ELMONT, N.Y. -- The thoroughbred horseracing world is poised for what might possibly be a Triple Crown winner but many inside the sport are concerned that a terrible trend may accompany an historical victory.
The horse, Smarty Jones, has become what some consider an all-time great racehorse. If he wins the Belmont Stakes on June 5, he will have won the three jewels of the sport's elusive Triple Crown.
Part of his rise to success includes recuperating from a fractured skull. Due to the extraordinary ability of this horse since that accident, horseracing officials are worried that desperate trainers may take to purposely fracturing their horses' skulls in the hope that it will improve their performance.
"Forget about drugs," said a racing official who spoke to me under the condition that he wears a fake nose, eyeglasses and moustache, "we could be seeing broken skulls by the dozens in the barn areas of racetracks across the world."
A down-and-out trainer who would not be identified unless I paid him $20, said, "My hammer is ready. If Smarty Jones wins the Triple Crown, I will be swinging it on the heads of at least four of my worse horses."
If skull-cracking becomes the next new fad among trainers, it could solve the ongoing drug problem in horse racing, but, as noted veterinarian Calias Bolt said, "Horses can die from having heavy objects slammed against their skulls."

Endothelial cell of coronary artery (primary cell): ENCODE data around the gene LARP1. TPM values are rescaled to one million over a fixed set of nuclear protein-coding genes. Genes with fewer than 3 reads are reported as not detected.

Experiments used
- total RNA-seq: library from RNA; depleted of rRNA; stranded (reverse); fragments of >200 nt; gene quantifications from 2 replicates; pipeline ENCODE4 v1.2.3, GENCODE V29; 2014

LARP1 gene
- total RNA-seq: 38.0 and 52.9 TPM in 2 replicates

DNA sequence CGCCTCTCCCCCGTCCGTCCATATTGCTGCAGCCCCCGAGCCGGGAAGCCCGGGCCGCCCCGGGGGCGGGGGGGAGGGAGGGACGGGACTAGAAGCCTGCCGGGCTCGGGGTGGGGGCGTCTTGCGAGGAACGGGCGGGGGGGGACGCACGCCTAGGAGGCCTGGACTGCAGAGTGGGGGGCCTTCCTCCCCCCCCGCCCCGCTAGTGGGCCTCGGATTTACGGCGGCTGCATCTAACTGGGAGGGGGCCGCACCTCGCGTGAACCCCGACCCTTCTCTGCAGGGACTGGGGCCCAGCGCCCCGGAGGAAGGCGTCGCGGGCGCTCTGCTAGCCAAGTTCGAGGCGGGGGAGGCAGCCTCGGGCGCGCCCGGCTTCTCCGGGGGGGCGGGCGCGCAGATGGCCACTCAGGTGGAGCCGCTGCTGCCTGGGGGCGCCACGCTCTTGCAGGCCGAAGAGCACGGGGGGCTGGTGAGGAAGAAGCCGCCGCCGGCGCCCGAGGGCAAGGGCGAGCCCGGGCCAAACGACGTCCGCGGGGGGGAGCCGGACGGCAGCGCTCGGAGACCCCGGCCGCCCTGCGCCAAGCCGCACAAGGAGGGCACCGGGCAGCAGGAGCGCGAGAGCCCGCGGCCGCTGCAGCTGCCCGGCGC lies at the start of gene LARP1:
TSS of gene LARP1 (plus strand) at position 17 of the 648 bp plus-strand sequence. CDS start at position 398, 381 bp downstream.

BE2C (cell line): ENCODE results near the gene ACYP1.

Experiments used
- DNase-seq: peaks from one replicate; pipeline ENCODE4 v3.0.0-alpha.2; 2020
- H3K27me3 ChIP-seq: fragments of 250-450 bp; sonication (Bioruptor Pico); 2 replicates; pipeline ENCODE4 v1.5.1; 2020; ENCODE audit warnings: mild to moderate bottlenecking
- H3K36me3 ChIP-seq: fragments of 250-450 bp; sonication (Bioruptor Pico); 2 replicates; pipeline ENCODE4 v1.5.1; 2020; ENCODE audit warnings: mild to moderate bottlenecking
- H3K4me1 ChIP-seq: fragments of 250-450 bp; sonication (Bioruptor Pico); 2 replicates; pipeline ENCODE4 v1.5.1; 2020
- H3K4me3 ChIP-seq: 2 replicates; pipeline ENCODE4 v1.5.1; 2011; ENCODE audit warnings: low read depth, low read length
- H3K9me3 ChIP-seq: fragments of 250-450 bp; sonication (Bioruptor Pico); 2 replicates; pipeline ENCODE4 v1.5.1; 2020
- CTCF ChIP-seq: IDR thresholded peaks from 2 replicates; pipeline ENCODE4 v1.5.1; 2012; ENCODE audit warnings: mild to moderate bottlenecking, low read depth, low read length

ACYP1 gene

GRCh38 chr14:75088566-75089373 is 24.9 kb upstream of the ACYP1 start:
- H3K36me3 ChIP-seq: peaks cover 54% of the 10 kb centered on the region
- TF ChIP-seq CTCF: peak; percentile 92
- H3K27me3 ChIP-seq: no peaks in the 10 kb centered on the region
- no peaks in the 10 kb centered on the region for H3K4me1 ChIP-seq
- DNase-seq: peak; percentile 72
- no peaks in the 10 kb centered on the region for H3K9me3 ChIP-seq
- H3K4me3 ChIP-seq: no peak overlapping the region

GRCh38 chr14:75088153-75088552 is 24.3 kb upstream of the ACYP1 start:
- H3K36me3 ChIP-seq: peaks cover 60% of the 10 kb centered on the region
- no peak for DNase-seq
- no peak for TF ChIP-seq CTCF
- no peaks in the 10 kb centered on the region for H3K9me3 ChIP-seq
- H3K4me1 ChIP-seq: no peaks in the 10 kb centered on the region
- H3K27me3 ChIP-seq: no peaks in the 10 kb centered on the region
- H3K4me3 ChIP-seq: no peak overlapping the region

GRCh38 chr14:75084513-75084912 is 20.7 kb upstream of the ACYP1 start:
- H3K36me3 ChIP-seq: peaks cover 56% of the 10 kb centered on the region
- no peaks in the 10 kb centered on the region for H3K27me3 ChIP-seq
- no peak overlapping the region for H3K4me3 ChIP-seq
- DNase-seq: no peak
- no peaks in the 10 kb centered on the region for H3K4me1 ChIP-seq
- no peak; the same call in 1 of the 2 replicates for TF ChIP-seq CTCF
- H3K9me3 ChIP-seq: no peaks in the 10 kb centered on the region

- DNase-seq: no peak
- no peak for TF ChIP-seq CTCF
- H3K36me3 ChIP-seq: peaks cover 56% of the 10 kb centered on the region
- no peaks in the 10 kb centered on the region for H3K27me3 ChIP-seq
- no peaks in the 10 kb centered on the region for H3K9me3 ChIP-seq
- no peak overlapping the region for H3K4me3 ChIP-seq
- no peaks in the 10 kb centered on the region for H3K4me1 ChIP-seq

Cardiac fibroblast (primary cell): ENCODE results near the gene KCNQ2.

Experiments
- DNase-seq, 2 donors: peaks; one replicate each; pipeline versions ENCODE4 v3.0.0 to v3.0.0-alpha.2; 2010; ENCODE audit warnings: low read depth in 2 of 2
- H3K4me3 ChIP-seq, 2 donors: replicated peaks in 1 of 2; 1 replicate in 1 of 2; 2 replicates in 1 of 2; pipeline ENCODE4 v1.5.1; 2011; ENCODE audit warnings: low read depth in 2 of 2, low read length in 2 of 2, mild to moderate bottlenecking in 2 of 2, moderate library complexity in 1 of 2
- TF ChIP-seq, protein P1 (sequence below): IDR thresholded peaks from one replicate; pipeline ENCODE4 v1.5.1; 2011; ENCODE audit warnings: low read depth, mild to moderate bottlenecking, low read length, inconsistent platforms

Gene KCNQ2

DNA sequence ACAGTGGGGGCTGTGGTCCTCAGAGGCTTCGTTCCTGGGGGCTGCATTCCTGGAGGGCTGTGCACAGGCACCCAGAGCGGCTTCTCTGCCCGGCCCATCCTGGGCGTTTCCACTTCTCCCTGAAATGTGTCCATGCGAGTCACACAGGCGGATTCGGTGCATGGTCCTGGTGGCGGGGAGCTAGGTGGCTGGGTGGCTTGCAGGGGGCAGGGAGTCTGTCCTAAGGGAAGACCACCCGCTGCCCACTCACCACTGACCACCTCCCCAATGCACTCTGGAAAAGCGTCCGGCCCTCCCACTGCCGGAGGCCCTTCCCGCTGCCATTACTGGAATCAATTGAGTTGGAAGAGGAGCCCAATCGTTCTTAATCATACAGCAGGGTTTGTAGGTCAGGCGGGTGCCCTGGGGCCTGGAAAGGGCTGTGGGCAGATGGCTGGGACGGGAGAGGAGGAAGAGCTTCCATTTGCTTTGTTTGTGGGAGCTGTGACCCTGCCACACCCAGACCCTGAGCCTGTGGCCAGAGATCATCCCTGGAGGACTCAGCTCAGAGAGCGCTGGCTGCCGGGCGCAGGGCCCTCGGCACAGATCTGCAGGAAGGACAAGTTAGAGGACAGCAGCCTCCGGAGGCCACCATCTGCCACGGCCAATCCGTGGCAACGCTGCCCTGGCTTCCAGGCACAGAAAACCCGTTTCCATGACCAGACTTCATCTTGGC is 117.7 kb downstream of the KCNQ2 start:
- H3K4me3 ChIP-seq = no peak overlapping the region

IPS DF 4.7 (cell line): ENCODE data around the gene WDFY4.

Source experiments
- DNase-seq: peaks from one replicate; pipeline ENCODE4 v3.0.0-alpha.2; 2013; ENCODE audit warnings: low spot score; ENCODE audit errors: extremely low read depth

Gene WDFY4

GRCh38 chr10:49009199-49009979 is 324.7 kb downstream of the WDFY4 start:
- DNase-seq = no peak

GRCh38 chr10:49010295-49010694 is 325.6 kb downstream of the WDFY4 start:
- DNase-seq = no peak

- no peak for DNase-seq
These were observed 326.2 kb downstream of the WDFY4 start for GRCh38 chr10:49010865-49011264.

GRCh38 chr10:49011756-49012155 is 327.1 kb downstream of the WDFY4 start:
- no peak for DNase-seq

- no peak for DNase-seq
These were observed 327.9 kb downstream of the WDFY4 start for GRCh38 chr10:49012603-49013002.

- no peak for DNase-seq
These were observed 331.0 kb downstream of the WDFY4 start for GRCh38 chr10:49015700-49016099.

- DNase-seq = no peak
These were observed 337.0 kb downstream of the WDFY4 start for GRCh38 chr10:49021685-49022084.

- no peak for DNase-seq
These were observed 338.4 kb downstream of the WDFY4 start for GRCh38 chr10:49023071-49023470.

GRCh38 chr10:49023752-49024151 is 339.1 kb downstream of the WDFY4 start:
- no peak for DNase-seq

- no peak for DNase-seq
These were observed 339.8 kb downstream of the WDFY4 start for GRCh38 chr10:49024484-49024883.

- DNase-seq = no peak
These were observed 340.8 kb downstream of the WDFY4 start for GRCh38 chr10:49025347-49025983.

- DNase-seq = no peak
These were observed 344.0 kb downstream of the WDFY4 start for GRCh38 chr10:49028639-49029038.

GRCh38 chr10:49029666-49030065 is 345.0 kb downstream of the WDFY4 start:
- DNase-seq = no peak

And, as famous handicapper Bo Bo Finfinder said, "The first horse to win after having his skull cracked will only encourage other trainers to do the same. Then, the sport will have to consider making skull-cracking legal and putting a notation in the program so that players know just which horses have been struck."
"The case of Smarty Jones is peculiar," said Bolt. "Trainers should realize that not every horse that has recuperated from a fractured skull can necessarily run faster. At least not until studies have been done to show otherwise."
The Center for Equine Performance has suggested such a study. Dr. Bolt said he would be interested in becoming a part of that study. "I would start with rubber hammers," he said, "and horses no younger than three. And the impact of the blow would be increased daily until a fracture surfaced. Plus, we could get a feel for how hard a blow could be fatal."